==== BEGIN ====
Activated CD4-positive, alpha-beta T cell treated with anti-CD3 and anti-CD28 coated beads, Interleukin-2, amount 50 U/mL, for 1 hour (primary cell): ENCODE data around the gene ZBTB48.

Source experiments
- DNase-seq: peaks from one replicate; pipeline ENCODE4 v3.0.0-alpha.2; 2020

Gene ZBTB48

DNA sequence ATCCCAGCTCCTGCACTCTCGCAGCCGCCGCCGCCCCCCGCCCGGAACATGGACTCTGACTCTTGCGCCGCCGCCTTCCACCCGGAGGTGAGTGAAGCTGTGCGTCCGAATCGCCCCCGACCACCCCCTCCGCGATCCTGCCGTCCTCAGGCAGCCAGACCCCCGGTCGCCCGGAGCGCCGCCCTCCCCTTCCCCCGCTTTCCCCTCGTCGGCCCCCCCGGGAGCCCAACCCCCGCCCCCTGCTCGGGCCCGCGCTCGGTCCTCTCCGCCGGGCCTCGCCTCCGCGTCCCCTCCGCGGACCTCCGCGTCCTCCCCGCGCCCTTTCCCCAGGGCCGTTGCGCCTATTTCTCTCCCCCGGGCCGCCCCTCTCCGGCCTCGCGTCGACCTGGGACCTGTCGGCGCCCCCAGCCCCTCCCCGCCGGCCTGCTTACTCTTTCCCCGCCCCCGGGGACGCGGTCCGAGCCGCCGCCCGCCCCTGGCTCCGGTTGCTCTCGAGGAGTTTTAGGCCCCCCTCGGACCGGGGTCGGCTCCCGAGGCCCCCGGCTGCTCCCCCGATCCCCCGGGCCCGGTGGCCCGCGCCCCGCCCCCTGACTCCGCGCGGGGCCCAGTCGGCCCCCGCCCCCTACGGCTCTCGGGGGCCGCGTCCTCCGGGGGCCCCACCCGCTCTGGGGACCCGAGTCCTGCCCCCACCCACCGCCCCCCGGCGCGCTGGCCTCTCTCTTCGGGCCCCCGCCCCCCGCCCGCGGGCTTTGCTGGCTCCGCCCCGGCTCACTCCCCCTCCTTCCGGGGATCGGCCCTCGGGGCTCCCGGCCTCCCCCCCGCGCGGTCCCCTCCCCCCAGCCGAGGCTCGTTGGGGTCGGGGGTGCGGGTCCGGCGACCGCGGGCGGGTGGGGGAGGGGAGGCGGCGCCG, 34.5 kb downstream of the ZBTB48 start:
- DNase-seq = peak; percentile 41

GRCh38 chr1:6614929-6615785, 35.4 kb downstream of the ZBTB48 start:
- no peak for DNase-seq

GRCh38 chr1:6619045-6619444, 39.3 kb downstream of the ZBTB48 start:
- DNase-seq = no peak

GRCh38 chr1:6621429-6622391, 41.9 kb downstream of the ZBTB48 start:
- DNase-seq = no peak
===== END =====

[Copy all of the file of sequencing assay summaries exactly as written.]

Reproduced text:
Activated CD4-positive, alpha-beta T cell treated with anti-CD3 and anti-CD28 coated beads, Interleukin-2, amount 50 U/mL, for 1 hour (primary cell): ENCODE data around the gene ZBTB48.

Source experiments
- DNase-seq: peaks from one replicate; pipeline ENCODE4 v3.0.0-alpha.2; 2020

Gene ZBTB48

DNA sequence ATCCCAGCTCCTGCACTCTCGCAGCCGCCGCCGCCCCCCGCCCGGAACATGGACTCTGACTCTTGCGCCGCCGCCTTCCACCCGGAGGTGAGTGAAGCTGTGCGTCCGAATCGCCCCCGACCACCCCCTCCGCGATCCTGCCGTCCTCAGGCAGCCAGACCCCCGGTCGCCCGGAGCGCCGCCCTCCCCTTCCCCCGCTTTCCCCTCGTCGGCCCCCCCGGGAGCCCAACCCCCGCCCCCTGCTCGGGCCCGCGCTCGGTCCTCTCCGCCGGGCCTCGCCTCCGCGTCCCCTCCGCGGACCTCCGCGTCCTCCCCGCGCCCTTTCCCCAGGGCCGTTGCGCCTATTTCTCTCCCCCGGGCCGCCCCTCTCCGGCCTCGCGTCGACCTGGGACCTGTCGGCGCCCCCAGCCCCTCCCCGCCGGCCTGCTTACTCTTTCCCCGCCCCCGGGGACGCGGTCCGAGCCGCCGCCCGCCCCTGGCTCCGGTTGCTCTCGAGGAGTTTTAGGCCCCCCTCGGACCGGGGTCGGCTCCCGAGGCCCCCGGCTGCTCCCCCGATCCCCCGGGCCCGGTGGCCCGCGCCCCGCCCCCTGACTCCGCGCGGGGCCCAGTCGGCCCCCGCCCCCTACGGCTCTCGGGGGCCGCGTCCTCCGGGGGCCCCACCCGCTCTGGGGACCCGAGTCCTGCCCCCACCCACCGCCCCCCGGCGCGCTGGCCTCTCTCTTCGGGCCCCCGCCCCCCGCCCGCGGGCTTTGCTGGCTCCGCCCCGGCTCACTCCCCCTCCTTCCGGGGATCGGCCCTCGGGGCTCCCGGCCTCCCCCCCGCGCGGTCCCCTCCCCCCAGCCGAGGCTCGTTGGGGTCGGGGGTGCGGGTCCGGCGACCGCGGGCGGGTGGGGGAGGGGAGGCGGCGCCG, 34.5 kb downstream of the ZBTB48 start:
- DNase-seq = peak; percentile 41

GRCh38 chr1:6614929-6615785, 35.4 kb downstream of the ZBTB48 start:
- no peak for DNase-seq

GRCh38 chr1:6619045-6619444, 39.3 kb downstream of the ZBTB48 start:
- DNase-seq = no peak

GRCh38 chr1:6621429-6622391, 41.9 kb downstream of the ZBTB48 start:
- DNase-seq = no peak